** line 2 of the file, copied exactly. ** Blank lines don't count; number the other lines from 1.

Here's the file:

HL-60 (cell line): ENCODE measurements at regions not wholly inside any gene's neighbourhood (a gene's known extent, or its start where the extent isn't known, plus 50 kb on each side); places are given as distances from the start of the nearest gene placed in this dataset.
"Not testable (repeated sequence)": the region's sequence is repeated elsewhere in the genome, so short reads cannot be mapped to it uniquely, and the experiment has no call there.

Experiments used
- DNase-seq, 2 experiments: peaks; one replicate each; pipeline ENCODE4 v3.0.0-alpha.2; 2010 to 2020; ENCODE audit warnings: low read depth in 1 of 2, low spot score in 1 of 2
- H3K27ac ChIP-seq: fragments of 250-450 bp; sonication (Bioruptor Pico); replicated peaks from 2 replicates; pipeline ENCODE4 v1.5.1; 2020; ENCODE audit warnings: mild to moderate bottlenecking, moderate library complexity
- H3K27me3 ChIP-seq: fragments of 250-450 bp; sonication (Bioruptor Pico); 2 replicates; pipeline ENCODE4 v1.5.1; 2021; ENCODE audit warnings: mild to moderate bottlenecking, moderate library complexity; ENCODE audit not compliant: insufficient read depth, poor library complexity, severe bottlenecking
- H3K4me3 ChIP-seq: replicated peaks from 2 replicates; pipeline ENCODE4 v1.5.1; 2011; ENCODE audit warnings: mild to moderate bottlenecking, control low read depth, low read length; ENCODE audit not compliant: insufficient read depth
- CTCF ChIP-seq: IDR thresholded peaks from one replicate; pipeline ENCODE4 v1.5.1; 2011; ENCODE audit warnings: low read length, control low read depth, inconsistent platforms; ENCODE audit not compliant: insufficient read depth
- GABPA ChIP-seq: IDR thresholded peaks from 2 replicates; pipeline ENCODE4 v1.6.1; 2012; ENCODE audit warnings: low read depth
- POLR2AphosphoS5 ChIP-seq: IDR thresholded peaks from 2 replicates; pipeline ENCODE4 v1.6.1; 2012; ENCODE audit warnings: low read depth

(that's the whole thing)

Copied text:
"Not testable (repeated sequence)": the region's sequence is repeated elsewhere in the genome, so short reads cannot be mapped to it uniquely, and the experiment has no call there.